Less is more. Or is it?

In terms of complex language, I don’t think I struggled too much to remove the jargon but I did get bogged down describing every detail of science in the paper. This was particularly testing for describing someone else’s work – figuring out what the key messages are and what can be left out. Although I removed a dry statistical (but relevant) part, I did decide, as a synthetic chemist, to leave in a one-sentence description of nuclear magnetic resonance. This is a complex scientific technique involving orbital spin and magnetic fields so it was quite a job to get it down to one sentence. This also meant that I had to really understand the fundamentals behind the technique to describe it. This was useful for me to brush up on my theory.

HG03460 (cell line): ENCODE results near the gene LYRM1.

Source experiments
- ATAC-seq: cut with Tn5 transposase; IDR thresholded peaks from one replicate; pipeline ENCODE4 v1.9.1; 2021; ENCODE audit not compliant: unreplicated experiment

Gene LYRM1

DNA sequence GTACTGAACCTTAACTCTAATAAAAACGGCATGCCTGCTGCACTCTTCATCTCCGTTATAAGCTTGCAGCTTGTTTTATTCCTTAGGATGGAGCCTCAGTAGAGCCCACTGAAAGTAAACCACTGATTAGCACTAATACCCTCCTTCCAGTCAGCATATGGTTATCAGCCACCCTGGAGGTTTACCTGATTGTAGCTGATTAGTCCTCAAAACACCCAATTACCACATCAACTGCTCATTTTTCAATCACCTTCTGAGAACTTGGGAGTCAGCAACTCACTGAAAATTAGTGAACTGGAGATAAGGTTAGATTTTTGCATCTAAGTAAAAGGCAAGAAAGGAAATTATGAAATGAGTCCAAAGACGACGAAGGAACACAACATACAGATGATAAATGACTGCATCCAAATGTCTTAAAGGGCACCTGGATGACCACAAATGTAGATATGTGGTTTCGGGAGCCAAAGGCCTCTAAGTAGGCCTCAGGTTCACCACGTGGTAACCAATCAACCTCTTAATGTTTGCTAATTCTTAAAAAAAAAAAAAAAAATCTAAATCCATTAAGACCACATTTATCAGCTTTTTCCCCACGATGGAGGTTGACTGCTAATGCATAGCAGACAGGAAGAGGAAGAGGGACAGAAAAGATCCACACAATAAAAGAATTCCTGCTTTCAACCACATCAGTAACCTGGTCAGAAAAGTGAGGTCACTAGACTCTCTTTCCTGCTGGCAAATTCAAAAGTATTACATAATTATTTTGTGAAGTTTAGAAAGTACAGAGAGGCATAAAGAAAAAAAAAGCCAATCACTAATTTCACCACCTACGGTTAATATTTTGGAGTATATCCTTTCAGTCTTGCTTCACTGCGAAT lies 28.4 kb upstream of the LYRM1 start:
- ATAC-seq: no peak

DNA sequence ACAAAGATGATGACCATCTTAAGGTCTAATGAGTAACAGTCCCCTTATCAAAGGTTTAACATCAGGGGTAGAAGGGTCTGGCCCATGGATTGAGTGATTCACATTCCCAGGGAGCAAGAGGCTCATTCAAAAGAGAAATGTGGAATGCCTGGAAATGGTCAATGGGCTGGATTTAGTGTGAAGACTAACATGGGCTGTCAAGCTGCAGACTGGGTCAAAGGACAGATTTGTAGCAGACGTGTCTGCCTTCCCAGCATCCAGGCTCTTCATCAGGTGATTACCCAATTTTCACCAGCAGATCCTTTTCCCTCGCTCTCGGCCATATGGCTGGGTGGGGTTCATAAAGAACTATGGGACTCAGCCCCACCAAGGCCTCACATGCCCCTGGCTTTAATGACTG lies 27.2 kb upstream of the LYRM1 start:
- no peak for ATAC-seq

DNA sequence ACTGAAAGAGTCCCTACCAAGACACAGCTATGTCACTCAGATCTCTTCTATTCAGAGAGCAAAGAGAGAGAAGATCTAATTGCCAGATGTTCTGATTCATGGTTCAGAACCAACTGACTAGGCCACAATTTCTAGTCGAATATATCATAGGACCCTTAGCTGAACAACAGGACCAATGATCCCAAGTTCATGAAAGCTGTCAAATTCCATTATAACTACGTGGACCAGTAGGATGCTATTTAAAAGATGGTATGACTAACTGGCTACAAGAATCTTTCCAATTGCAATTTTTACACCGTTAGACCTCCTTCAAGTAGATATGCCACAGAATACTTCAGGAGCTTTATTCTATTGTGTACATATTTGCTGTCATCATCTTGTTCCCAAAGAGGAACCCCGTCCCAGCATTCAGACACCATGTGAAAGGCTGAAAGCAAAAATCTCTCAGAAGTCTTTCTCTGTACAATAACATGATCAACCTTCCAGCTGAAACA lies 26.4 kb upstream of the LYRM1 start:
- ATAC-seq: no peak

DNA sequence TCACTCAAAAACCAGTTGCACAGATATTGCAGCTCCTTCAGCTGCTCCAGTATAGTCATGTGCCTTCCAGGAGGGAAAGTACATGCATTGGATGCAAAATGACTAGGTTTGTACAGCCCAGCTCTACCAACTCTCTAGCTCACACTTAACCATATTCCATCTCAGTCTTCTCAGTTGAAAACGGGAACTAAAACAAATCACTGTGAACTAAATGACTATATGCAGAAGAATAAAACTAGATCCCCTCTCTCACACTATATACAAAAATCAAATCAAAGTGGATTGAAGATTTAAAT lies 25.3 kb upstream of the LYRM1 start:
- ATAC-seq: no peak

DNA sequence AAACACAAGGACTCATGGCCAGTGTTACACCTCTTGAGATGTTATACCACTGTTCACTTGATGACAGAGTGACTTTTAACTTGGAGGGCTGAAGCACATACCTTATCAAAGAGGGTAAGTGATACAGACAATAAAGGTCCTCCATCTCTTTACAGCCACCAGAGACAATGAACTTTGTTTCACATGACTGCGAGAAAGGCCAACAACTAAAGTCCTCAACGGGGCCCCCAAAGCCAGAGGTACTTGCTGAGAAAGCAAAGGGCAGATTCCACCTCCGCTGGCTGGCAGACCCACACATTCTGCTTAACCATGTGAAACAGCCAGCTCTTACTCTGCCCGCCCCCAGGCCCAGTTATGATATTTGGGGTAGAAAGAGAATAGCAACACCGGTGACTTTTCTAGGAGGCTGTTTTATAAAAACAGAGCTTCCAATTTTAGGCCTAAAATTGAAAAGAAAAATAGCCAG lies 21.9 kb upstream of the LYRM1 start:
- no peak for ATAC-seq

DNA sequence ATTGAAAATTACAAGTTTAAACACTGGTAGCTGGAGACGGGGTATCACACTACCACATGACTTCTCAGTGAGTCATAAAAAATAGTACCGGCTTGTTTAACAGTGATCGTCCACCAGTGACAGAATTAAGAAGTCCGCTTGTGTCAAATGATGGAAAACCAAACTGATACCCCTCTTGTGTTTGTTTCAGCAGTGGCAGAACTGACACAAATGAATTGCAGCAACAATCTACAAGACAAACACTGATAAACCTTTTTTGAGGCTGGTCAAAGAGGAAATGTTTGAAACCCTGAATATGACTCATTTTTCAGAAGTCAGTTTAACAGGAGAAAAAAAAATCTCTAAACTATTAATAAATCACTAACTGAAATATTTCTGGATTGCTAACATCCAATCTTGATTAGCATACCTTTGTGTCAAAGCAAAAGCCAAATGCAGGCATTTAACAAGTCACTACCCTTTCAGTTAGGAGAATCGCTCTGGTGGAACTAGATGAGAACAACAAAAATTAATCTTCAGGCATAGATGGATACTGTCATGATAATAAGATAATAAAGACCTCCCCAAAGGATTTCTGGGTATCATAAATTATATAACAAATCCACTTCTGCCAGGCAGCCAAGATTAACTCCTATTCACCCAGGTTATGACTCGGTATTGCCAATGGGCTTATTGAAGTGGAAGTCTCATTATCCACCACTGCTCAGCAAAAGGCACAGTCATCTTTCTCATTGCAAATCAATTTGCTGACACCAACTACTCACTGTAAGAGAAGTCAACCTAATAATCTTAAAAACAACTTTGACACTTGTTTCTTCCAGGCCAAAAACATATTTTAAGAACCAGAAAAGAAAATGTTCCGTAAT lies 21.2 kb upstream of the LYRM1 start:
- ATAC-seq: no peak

If you want an idea of what I mean, try describing a car engine or your mortgage repayment scheme in one accurate short sentence. It’s easy to explain the ‘gist’ but not necessarily get all the facts in.

Asking for a second opinion

When I got to the last draft or two, I asked a few non-scientists to have a look at it – I even asked my mother, who was very helpful! It was eye opening to see what they took away from the summary. Key positives seemed to be the analogies and a reference to peeing, no one liked the stats (which I ditched) and I also ended up removing a lot of needless technical information.